of the disc. Transfer the grated zucchini to a colander or
sieve set over a bowl. Sprinkle 1 Tbs. of the sugar over the
grated zucchini and toss to distribute. Sprinkle another
1 Tbs. sugar over the zucchini and toss again. Set aside
for 20 minutes.
In a small saucepan, melt the butter over medium-low
heat. Pour the butter into a medium bowl and let cool
slightly, 5 to 10 minutes. Whisk the remaining 3/4 cup
sugar, coffee, yogurt or buttermilk, and eggs into the
In a large bowl, combine the flour, chocolate, walnuts,
baking powder, baking soda, salt, and cinnamon.
Squeeze the zucchini by the fistful to thoroughly wring
out excess liquid. Add the zucchini to the wet ingredients
and stir to combine. Pour over the flour mixture, and using
a large wooden spoon, stir until just blended.
Spoon the batter into the prepared pan, spreading
it evenly with a rubber spatula. Bake until a toothpick
inserted in the center comes out clean, about 1 hour. Let
cool on a wire rack for 10 minutes. Loosen the edges with
a knife and release the bread, turning upright onto the
rack until completely cooled.

Recipe by Maryellen Driscoll, Free Bird Farm


Napa cabbage has a more delicate flavor and tender texture than green or red cabbage, which makes it popular for use in cole slaw. We like it, too, in stir fries.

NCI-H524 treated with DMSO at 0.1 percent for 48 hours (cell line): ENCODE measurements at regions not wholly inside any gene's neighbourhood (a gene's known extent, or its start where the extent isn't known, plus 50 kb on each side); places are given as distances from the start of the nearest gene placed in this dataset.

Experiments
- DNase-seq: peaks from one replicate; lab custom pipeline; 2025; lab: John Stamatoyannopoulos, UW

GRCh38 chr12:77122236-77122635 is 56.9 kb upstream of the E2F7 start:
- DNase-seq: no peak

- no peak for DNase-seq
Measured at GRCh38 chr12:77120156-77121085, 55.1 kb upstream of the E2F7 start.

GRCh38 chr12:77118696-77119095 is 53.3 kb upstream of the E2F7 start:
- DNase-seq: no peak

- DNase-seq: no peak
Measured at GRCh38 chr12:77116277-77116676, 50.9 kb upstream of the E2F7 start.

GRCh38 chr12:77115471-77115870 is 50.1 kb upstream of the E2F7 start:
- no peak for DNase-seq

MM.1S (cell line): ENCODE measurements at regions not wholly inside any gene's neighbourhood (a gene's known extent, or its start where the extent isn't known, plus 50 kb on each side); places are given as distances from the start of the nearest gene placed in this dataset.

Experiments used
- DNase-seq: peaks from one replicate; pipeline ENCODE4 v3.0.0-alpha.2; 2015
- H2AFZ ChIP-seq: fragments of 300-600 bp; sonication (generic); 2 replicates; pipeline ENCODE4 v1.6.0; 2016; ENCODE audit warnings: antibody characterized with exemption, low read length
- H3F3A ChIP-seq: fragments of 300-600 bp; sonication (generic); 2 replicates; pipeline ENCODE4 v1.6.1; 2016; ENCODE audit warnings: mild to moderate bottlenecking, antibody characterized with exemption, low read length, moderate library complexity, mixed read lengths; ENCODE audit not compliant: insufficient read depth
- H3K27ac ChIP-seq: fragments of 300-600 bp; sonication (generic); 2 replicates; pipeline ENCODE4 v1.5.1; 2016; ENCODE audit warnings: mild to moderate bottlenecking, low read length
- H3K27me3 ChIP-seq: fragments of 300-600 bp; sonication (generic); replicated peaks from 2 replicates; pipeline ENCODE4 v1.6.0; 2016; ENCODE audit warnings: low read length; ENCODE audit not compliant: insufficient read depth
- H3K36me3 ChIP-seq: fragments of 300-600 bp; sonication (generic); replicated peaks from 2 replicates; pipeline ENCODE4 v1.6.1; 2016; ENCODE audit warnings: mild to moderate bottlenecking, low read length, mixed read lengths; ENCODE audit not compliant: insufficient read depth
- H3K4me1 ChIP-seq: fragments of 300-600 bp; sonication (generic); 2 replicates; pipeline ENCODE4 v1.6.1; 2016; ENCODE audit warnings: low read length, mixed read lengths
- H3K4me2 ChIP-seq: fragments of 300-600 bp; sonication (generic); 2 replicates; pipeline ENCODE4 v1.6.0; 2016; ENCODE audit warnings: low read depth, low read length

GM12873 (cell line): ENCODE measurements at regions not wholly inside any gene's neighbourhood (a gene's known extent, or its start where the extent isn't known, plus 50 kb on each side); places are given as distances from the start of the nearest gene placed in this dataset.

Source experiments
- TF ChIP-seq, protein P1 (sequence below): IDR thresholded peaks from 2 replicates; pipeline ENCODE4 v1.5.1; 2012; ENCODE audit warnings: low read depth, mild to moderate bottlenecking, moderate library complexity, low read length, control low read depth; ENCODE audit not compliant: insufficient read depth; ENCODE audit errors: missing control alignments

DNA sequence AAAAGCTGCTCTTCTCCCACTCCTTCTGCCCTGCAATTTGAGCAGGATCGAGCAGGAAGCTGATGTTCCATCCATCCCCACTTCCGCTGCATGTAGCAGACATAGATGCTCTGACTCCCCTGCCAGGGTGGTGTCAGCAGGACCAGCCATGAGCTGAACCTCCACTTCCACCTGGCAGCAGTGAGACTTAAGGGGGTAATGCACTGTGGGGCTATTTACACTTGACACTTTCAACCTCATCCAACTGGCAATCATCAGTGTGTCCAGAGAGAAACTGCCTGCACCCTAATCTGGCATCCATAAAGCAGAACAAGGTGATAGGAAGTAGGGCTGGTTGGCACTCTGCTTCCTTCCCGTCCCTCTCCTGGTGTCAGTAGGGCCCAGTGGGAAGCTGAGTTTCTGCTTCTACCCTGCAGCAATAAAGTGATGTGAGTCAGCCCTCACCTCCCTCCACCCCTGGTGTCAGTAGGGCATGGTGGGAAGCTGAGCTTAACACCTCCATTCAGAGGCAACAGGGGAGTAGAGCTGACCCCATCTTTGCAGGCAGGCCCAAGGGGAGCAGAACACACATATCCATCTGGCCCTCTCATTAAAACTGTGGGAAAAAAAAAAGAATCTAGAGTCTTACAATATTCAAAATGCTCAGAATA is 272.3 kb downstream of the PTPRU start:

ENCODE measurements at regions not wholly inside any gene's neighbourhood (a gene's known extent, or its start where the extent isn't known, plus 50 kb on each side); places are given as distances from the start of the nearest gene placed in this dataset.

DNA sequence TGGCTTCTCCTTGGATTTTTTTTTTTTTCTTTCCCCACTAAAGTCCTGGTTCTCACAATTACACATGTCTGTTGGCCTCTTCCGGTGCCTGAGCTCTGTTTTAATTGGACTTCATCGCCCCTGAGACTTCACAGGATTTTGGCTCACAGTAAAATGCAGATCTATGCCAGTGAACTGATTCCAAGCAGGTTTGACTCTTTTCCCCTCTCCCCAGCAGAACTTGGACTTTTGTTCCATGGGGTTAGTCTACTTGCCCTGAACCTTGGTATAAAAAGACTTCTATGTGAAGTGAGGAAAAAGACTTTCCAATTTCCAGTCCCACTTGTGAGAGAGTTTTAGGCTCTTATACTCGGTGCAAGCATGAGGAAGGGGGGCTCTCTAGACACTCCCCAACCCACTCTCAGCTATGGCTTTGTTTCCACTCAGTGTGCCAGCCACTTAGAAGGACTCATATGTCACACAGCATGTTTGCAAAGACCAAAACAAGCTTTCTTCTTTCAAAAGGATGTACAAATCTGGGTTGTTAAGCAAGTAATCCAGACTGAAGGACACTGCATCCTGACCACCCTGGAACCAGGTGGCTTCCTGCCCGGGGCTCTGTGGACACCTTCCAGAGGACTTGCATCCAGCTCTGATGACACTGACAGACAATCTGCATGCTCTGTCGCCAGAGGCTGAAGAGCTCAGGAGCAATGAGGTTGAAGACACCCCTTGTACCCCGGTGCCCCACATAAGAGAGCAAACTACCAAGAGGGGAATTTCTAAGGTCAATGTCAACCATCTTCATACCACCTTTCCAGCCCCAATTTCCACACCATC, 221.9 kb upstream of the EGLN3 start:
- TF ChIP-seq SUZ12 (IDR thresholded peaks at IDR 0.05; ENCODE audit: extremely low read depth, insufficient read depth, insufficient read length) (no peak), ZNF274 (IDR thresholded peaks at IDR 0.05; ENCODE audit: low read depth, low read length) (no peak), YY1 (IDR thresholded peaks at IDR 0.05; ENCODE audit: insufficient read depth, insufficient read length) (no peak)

Purple carrots. If you can believe it, carrots were originally purple. We’ve been growing a particular purple variety of carrot, called Purple Haze, for a number of years now. It actually outsells orange carrots at one farmers’ market we attend, because our customers have come to know and love this variety well.
The carrots—purple or orange—are terrific as a fresh snack, but we also love to roast them as it concentrates their sweet flavor. Before roasting, wash the carrots but don’t bother peeling. Toss with extra-virgin olive oil and sprinkle with salt. Roast in a 425° F oven on a baking sheet with raised edges until they feel tender when skewered with a fork, 25 to 30 minutes. About halfway through cooking, do shake the baking pan back and forth so that the golden undersides of the carrots roll to face upwards.

Quick weeknight pasta with cauliflower Cauliflower is an easy veggie to add to a quick weeknight pasta. Cut into small florets and sauté or roast until golden brown and tender. Stir in some minced garlic at the end of cooking, and then toss with white, kidney or aduki beans, chopped capers, a pinch of red pepper flakes and a pasta of choice (set aside a little pasta cooking water to add as needed; it helps moisten and bring everything together). If you eat meat, sausage or crisped prosciutto is a nice addition. Serve with grated parmigiano.